Vendors innovate in PaaS, a cornerstone of investment for more mature enterprise customers looking to control costs, build client-facing solutions and generally drive business outcomes, post-migration. Throughout 2022, cloud service providers (CSPs) have continued to recognize that PaaS services are only as effective as the architecture they run on, which for many customers, includes multiple different clouds, edge locations and data centers.
Despite the negative impacts that inflation and unfavorable currency translation are having on vendor financials, the pace of PaaS investment will progress through 2023 as vendors look to compete in a saturating market and address what customers so clearly demand: choice, flexibility and freedom from vendor lock-in.
Prediction No. 1: Hybrid remains the new norm
Senior Analyst Catie Merrill: It is no secret that hybrid cloud is emerging as the preferred IT delivery method for enterprises, with scalability, choice, and diversification of assets among the leading benefits. Over the past several months, we have had conversations with customers across industry verticals highlighting this trend, and according to TBR’s 1H22 Cloud Infrastructure & Platforms Customer Research, 24% of respondents plan to move toward an entirely hybrid cloud environment in the coming years.
Throughout 2022, global economies have been grappling with heavy inflation and a strong U.S. dollar, and ongoing uncertainty around the economy may stall some hybrid implementations through the remainder of the year. However, our findings also indicate that unlike in the early days of cloud, cost is becoming less of a determining factor when choosing to move workloads off premises. As a result, many enterprises will progress with migrations, despite high prices, to supplement their data center investments and get the right solution tailored to their specific business goals.
In today’s market, hybrid cloud has largely come to encompass multicloud, another factor that has impacted adoption through 2022 is the tight labor market, including the ongoing skills shortage in IT. While the labor market does appear to be softening slightly, customers will still have to weigh hybrid cloud adoption and migrations on a workload-by-workload basis to make sure they have the necessary skills and expertise to address their requirements once in the cloud, which for many customers will mean having resources trained across at least three cloud platforms.
This trend bodes well for some of the large systems integrators (SIs) that have a pool of certified resources to help customers migrate and spin up workloads across disparate architectures. As a result, we can expect demand for cloud professional services, particularly at the advisory and implementation layers, to increase.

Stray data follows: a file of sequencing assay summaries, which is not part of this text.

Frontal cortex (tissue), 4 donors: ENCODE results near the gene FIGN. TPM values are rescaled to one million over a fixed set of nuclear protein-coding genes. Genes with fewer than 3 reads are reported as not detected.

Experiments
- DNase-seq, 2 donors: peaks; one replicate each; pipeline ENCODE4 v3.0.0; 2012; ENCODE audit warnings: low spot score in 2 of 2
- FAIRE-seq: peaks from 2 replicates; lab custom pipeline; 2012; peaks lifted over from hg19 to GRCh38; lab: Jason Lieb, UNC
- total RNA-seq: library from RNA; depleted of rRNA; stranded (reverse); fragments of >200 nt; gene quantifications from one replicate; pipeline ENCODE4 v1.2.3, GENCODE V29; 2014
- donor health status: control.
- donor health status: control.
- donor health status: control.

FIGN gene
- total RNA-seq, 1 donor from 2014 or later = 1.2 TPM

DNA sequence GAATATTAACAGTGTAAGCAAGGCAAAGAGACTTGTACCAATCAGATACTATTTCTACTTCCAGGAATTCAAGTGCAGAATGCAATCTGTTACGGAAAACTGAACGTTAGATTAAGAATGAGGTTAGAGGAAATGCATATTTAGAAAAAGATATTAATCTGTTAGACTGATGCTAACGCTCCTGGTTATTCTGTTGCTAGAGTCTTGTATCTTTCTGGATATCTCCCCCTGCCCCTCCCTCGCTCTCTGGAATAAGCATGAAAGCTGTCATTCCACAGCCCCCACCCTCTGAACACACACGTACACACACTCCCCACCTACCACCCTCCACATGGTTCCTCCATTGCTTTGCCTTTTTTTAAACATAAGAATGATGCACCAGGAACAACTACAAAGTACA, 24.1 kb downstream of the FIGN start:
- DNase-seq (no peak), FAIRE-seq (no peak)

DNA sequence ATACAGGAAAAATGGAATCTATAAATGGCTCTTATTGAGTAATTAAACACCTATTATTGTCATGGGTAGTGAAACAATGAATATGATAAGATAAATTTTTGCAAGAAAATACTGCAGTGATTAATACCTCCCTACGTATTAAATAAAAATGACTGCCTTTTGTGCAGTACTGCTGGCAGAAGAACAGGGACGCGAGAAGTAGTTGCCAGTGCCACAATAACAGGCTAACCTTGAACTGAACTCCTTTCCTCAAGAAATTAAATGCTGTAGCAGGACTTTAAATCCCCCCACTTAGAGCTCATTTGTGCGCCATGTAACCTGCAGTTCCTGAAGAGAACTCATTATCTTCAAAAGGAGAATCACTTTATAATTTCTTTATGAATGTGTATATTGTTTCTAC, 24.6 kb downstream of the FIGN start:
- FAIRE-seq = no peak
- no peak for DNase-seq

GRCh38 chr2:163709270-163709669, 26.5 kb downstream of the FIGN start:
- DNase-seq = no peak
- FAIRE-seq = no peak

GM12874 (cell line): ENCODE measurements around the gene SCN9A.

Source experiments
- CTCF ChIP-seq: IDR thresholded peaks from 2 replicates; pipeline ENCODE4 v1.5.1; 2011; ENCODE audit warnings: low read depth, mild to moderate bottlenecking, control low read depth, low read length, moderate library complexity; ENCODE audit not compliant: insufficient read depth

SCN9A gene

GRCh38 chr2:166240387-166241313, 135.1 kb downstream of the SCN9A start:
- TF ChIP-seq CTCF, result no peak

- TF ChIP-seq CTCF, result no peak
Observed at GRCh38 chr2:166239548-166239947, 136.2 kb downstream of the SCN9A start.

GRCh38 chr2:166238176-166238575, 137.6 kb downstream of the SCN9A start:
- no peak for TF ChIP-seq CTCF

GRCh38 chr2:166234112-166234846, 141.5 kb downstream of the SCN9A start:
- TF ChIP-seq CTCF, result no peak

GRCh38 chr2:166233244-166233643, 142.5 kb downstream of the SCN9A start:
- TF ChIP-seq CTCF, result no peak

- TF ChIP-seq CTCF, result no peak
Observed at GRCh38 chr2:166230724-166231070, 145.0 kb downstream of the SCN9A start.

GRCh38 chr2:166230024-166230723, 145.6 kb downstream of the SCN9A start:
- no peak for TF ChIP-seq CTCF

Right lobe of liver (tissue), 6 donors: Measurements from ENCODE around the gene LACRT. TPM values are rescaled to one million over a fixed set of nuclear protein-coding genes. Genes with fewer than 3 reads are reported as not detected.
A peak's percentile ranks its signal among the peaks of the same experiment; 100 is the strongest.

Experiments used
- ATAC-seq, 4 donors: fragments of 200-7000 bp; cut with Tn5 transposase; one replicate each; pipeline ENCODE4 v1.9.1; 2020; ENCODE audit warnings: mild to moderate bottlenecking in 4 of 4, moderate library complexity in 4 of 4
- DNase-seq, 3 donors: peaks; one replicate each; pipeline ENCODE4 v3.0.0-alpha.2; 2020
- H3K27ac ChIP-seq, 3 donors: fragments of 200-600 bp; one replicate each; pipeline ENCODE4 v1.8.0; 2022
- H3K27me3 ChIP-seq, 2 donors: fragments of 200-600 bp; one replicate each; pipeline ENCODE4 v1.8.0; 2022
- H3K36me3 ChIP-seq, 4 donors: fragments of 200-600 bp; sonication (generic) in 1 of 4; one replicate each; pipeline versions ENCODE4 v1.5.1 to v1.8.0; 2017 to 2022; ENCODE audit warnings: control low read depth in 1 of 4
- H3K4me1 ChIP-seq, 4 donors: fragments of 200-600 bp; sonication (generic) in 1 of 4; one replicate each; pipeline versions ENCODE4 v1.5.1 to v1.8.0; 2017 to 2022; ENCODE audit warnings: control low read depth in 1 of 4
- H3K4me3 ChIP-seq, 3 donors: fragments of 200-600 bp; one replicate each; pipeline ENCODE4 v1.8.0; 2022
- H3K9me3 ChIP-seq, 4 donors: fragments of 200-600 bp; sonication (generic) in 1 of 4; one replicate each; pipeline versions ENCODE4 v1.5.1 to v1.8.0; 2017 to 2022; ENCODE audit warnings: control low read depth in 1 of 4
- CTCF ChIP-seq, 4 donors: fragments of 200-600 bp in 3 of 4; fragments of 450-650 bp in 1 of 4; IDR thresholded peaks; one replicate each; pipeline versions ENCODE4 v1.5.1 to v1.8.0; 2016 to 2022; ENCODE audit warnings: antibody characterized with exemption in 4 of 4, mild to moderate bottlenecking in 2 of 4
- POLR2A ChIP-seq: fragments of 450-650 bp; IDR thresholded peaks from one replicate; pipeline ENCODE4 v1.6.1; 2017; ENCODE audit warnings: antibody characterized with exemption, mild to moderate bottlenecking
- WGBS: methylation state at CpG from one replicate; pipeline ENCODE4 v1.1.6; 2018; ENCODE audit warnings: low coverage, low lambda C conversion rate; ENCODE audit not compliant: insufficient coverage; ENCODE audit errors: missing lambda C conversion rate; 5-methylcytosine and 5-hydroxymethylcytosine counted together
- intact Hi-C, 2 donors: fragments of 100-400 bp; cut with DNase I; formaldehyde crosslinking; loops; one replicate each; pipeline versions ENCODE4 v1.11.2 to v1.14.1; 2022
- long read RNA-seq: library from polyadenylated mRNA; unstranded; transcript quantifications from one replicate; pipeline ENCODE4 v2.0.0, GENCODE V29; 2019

Prediction No. 2: Bringing cloud to the customer — distributed cloud moves from experiment to niche delivery method
Catie: Vendors’ pace of innovation in so-called distributed cloud solutions — those that extend public cloud services to customers in data center, private cloud and/or edge locations — has ramped up faster than initially expected. In particular, our assessment of Oracle is holding true, as in the past two quarters the vendor has taken significant steps to adapt its infrastructure portfolio to different delivery methods, including competing clouds, evidenced by recent launches like Compute Cloud@Customer and Oracle database services on both Amazon Web Services (AWS) and Microsoft Azure.
Meanwhile, it is largely business as usual for more established hybrid vendors like IBM, Microsoft and Google Cloud, with these companies investing in additional feature sets and applicable architectures for their solutions in a race for the control plane layer with offerings like Red Hat OpenShift, Azure Arc and Google Anthos. As we noted in our first prediction — rising demand for hybrid cloud — we expect vendors will continue to make investments like these and release offerings that address a leading pain point, infrastructure lock-in.
Prediction No. 3: IaaS is about scale; PaaS is about differentiation
Catie: IaaS saturation persists, forcing vendors to build out capabilities at the PaaS layer to increase client share of wallet. Such capabilities include low-code and no-code development, integration, data management, cloud brokerage tools, marketplaces, and databases, among others. As leading hyperscalers uniquely draw on their infrastructure establishments to cross-sell PaaS solutions, competitive friction with pure play PaaS vendors may increase.
However, in conversations with enterprise buyers, we continue to find that customers generally favor some of the more feature-rich, vendor-neutral offerings on the market from players like Red Hat, Informatica and Snowflake; through the remainder of the year and into 2023 we will be closely tracking how the hyperscalers invest in their PaaS portfolios and how buyer perceptions of hyperscale PaaS and pure play PaaS shifts.
Predictions is an annual TBR series examining market trends and business changes in key markets. 2022 covered segments included cloud, telecom, devices, data center, and services & digital.